Breaking a German Taboo
Tuesday, April 24, 2012 5:44 AM
Salama A. Salama, the wise man of Egypt, comments on the Günter Grass controversy in a short article in Al-Ahram. The German Nobel Laureate dared to criticize the current state of affairs in Israel.
But Salama has made a factual error. These German U-boats, gifted to Israel by Germany, are not nuclear-powered. If they are, this is the first I have heard about it, and I have been writing about these U-boats since 2005. My understanding is that the warships have been modified by Berlin so that Tel Aviv can launch nuclear-armed cruise missiles.
The target is Iran, which has no atomic weapons. Tel Aviv has plenty. All forms of insanity are now on the table thanks to the Tel Aviv-Washington alliance and its triumphal policy of endless war. Berlin is along for the ride.
Breaking a German taboo
By Salama A Salama
[Al-Ahram Weekly, Cairo]
Because of a poem condemning Israel's stockpiling of nuclear weapons, Israel has banned Nobel Laureate Gunter Grass from visiting it, declaring him persona non grata. The row brought to the fore the moral controversy of whether Germans, who failed to stop the Nazi Holocaust, have the right to criticize Israeli policies.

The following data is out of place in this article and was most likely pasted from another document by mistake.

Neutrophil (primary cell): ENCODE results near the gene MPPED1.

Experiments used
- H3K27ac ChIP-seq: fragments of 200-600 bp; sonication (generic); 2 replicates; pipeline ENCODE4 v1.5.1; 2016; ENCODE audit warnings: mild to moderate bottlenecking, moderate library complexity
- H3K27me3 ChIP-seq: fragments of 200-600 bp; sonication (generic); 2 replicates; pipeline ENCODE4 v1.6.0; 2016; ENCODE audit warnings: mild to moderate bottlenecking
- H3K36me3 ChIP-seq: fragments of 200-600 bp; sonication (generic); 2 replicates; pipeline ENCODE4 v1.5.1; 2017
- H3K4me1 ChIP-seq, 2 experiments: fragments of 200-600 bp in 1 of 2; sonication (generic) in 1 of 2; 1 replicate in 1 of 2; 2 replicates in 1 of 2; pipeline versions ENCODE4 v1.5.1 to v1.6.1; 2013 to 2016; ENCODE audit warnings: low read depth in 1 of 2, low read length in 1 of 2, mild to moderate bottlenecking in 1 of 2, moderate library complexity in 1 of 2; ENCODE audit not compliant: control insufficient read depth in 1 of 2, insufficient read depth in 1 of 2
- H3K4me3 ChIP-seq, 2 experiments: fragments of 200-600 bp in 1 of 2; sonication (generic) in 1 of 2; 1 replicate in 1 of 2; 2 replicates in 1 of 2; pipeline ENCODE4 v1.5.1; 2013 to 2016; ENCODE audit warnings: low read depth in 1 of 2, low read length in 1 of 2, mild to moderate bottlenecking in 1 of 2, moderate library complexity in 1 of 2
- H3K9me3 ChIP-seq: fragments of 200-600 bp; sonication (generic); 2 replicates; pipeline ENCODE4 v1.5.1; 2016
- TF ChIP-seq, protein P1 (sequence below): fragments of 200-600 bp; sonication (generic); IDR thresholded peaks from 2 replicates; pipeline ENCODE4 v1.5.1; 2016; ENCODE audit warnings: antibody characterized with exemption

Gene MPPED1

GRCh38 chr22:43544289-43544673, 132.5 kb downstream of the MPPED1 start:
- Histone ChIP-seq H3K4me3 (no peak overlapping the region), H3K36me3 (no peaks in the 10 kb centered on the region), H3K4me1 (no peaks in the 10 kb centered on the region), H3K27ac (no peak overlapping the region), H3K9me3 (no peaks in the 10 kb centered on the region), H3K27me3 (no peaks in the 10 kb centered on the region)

Demonstrators, some supporting Grass and others supporting Israel, marched in Berlin's streets after the travel ban. A moral watershed has been reached, one in which the prominent writer had to take sides. With his recent poem, Gunter Grass broke the implicit taboo -- so carefully internalised by German thinkers and decision- makers--on criticising Israel. It is a taboo that has silenced German writers and politicians for years.
Israel, which occupies Palestinian lands, stockpiles nuclear weapons, and is now threatening to bombard Iran for allegedly seeking to manufacture nuclear warheads, is not in the habit of having its policies slammed in Germany. This is why the poem, "What Must be Said," by Grass came as a shock.
The German writer pointed the finger at Israel's belligerent policies, while accusing Germany of being an accomplice. Germany, as you may know, has given Israel nuclear-powered submarines capable of delivering nuclear warheads. This, and other forms of support, makes Germany an accomplice in Israel's belligerent policies.
Israel's atomic power endangers an already fragile world peace, Grass said in his poem, adding that the West will have to get both Iran and Israel to accept inspections.
"Granted: I've broken my silence
because I'm sick of the West's hypocrisy
and I hope too that many may be freed
from their silence, may demand
that those responsible for the open danger we face renounce the use of force
that the governments of both Iran and Israel allow
free and open inspection of the nuclear potential and capability of both."